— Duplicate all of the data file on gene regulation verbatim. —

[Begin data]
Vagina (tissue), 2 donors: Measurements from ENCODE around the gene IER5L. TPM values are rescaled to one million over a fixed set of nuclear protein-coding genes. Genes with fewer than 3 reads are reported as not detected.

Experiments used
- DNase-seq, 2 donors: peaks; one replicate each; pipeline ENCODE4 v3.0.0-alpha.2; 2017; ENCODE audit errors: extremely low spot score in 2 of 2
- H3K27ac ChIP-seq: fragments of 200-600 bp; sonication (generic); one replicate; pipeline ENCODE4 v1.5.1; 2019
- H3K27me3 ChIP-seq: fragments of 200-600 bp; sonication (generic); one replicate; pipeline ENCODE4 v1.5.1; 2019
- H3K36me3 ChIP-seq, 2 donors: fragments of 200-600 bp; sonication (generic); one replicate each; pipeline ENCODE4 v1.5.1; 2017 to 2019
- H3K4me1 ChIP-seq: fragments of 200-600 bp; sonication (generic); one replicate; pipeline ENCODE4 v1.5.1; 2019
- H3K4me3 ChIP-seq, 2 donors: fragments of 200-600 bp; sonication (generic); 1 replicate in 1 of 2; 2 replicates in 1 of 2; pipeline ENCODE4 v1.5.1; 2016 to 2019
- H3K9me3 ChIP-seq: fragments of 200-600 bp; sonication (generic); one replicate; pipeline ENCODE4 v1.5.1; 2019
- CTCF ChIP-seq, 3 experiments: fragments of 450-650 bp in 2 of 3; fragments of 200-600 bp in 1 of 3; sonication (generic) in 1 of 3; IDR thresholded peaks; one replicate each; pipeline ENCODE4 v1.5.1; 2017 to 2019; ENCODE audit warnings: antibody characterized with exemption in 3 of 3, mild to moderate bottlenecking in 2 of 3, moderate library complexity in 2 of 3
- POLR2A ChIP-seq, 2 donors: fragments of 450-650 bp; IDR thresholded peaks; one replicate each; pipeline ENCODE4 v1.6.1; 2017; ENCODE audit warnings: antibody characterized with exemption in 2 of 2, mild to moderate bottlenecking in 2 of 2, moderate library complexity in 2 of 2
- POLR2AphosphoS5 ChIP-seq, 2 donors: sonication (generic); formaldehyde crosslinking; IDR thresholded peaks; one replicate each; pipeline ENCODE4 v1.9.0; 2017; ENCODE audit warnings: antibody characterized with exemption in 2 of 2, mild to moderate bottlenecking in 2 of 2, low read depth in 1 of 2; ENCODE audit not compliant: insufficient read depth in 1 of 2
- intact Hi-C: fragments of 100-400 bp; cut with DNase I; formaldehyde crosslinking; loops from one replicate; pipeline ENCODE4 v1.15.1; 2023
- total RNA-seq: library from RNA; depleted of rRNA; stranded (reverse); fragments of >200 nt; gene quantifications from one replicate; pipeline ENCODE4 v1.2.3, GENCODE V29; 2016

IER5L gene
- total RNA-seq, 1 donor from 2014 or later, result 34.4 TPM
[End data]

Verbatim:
Vagina (tissue), 2 donors: Measurements from ENCODE around the gene IER5L. TPM values are rescaled to one million over a fixed set of nuclear protein-coding genes. Genes with fewer than 3 reads are reported as not detected.

Experiments used
- DNase-seq, 2 donors: peaks; one replicate each; pipeline ENCODE4 v3.0.0-alpha.2; 2017; ENCODE audit errors: extremely low spot score in 2 of 2
- H3K27ac ChIP-seq: fragments of 200-600 bp; sonication (generic); one replicate; pipeline ENCODE4 v1.5.1; 2019
- H3K27me3 ChIP-seq: fragments of 200-600 bp; sonication (generic); one replicate; pipeline ENCODE4 v1.5.1; 2019
- H3K36me3 ChIP-seq, 2 donors: fragments of 200-600 bp; sonication (generic); one replicate each; pipeline ENCODE4 v1.5.1; 2017 to 2019
- H3K4me1 ChIP-seq: fragments of 200-600 bp; sonication (generic); one replicate; pipeline ENCODE4 v1.5.1; 2019
- H3K4me3 ChIP-seq, 2 donors: fragments of 200-600 bp; sonication (generic); 1 replicate in 1 of 2; 2 replicates in 1 of 2; pipeline ENCODE4 v1.5.1; 2016 to 2019
- H3K9me3 ChIP-seq: fragments of 200-600 bp; sonication (generic); one replicate; pipeline ENCODE4 v1.5.1; 2019
- CTCF ChIP-seq, 3 experiments: fragments of 450-650 bp in 2 of 3; fragments of 200-600 bp in 1 of 3; sonication (generic) in 1 of 3; IDR thresholded peaks; one replicate each; pipeline ENCODE4 v1.5.1; 2017 to 2019; ENCODE audit warnings: antibody characterized with exemption in 3 of 3, mild to moderate bottlenecking in 2 of 3, moderate library complexity in 2 of 3
- POLR2A ChIP-seq, 2 donors: fragments of 450-650 bp; IDR thresholded peaks; one replicate each; pipeline ENCODE4 v1.6.1; 2017; ENCODE audit warnings: antibody characterized with exemption in 2 of 2, mild to moderate bottlenecking in 2 of 2, moderate library complexity in 2 of 2
- POLR2AphosphoS5 ChIP-seq, 2 donors: sonication (generic); formaldehyde crosslinking; IDR thresholded peaks; one replicate each; pipeline ENCODE4 v1.9.0; 2017; ENCODE audit warnings: antibody characterized with exemption in 2 of 2, mild to moderate bottlenecking in 2 of 2, low read depth in 1 of 2; ENCODE audit not compliant: insufficient read depth in 1 of 2
- intact Hi-C: fragments of 100-400 bp; cut with DNase I; formaldehyde crosslinking; loops from one replicate; pipeline ENCODE4 v1.15.1; 2023
- total RNA-seq: library from RNA; depleted of rRNA; stranded (reverse); fragments of >200 nt; gene quantifications from one replicate; pipeline ENCODE4 v1.2.3, GENCODE V29; 2016

IER5L gene
- total RNA-seq, 1 donor from 2014 or later, result 34.4 TPM